Crafting a frisée salad with warm bacon vinaigrette at home is a gratifying and straightforward experience. This salad combines the crisp bitterness of frisée lettuce with a luscious, savory bacon vinaigrette that is gently warmed to perfection. With just a handful of ingredients, you can create a salad bursting with contrasting flavors and textures. The frisée adds a delightful crunch, while the warm bacon vinaigrette adds richness and a hint of smokiness. As you toss the salad and the vinaigrette coats each leaf, you’ll witness a harmony of flavors that will leave your taste buds satisfied. Revel in the simplicity of making this satisfying salad in your own kitchen, impressing your guests or treating yourself to a restaurant-worthy dish.
Frisée Salad With Warm Bacon Vinaigrette
Poaching eggs is one of those cooking techniques that's shrouded in mystery—but for no good reason! We have two tricks that will help you poach with confidence—even if it's the first time—and yield runny yolks surrounded my firm but not bouncy whites. Perch one atop a French bistro-style salad and magic happens: The yolks mingle with the bacon vinaigrette (that's right—we're using bacon renderings as the fatty element of the salad dressing) to create a rich sauce that coats the lettuce and the crunchy-soft croutons. We're calling for 1 poached egg per salad in this recipe, but if you’re really hungry and want to make a more filling meal of it, go ahead and poach 2 eggs per person. The method is the same.
- 1/4 baguette
- 6 oz thick-cut bacon (about 6 slices)
- 1 large shallot
- 1/2 small bunch chives
- 8 cups frisee (about 1 large head)
- 3 Tbsp extra-virgin olive oil
- Kosher salt
- Freshly ground black pepper
- 1/4 cup red wine vinegar
- 1 Tbsp honey
- 2 large eggs
- Bring a medium saucepan of water to a boil. Meanwhile, tear ¼ baguette into 1" irregular craggy pieces (these will be your croutons). Cut 6 oz. thick-cut bacon crosswise into ¾" strips. Peel 1 large shallot, then thinly slice crosswise. Slice ½ small bunch of chives into ¾" batons.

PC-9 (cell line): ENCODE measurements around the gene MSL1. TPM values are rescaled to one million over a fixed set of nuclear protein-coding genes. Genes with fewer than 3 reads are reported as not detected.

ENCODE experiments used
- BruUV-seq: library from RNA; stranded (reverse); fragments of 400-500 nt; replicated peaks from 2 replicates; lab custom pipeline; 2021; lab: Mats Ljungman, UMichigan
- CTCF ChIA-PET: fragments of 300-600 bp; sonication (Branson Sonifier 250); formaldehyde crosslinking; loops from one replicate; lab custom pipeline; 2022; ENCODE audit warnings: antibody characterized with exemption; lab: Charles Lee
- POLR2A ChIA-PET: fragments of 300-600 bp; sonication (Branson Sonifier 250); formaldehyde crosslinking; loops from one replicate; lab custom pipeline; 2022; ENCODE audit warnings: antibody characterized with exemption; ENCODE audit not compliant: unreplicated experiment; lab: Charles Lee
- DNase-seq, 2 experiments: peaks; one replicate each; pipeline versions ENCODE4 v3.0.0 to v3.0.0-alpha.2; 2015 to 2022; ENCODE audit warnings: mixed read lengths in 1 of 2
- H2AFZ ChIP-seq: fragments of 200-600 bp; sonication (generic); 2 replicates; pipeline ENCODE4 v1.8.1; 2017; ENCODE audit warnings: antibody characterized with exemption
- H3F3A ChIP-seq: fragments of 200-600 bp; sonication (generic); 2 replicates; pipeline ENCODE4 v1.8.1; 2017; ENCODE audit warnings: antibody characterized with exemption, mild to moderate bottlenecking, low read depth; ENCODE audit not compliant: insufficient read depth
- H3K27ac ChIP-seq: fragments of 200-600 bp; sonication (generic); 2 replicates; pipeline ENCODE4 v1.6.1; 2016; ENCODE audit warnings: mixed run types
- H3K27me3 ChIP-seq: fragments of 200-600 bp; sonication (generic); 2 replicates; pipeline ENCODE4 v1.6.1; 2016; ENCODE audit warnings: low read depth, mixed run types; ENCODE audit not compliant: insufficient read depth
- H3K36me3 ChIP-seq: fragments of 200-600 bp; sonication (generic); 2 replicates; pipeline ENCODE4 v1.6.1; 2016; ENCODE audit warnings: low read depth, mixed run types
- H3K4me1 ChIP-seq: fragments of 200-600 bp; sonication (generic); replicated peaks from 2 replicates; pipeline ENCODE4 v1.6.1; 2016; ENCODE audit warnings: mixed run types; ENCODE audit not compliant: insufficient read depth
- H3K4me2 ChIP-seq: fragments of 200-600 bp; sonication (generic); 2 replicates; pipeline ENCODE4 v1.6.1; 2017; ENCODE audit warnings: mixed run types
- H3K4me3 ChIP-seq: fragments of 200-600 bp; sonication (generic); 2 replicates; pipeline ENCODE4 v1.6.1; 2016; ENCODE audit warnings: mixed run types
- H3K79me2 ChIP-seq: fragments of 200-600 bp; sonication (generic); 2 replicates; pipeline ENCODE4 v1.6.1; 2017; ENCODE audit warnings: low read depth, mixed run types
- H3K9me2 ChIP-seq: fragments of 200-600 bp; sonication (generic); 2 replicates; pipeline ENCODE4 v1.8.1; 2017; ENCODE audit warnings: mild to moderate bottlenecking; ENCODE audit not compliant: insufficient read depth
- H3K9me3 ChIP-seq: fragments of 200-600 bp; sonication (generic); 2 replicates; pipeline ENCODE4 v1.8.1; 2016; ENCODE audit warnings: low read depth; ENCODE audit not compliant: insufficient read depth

- Thoroughly wash and dry 8 cups frisée. Transfer to a large bowl.
- Heat 3 Tbsp. extra-virgin olive oil in a medium skillet over medium until shimmering. Add torn bread and stir well to evenly coat in oil. Reduce heat to medium-low and cook, stirring occasionally, until golden brown and crisp in some areas, 4–5 minutes. You aren’t looking for croutons that are crisp all the way through—just some good browning on the outside. Season with kosher salt and freshly ground black pepper and transfer to a plate. Let cool; reserve skillet.
- Return skillet to medium heat. Cook bacon, stirring frequently, until just shy of crisp, 4–5 minutes.
- Add shallots and ½ tsp. pepper and continue to cook, stirring occasionally, until shallots are just softened, about 2 minutes. Remove skillet from heat and stir in ¼ cup red wine vinegar, scraping bottom of skillet to collect all those yummy bits.
- Add 1 Tbsp. honey, stirring to combine. Taste the dressing—if it feels like it needs a little bit more acidity, add a splash of vinegar. Every type of bacon will render out a different amount of fat, and it’s that fat that will balance out the acidic vinegar, so you have to use your judgement.
- Time to poach 2 eggs! Crack each egg into small separate bowls. Working over another bowl or the sink, carefully tilt bowl into a fine-mesh sieve, allowing excess white to slip through. This leaves behind a smaller orb of egg white that surrounds the yolk and ensures that your poached eggs won't have those scraggly, tail bits. Transfer egg to a medium shallow bowl. Repeat with remaining egg and transfer to same medium bowl.
- Carefully lower rim of medium bowl into saucepan of boiling water. Tilt bowl so each egg gently drops into the water, one by one. Turn off heat and set a timer for 3 minutes. Poaching the eggs in hot, unmoving water, allows them to cook super gently.
- While eggs cook, toss lettuce, bacon vinaigrette, croutons, and chives to combine; season with salt. Divide salad between bowls.
- Back to those eggs. Using a slotted spoon, scoop up each egg and lightly blot on a clean kitchen towel or paper towels to remove any water clinging on.
- Transfer egg to top of each salad; season eggs with salt and pepper.
This recipe is courtesy of Molly Baz at Bon Appetit.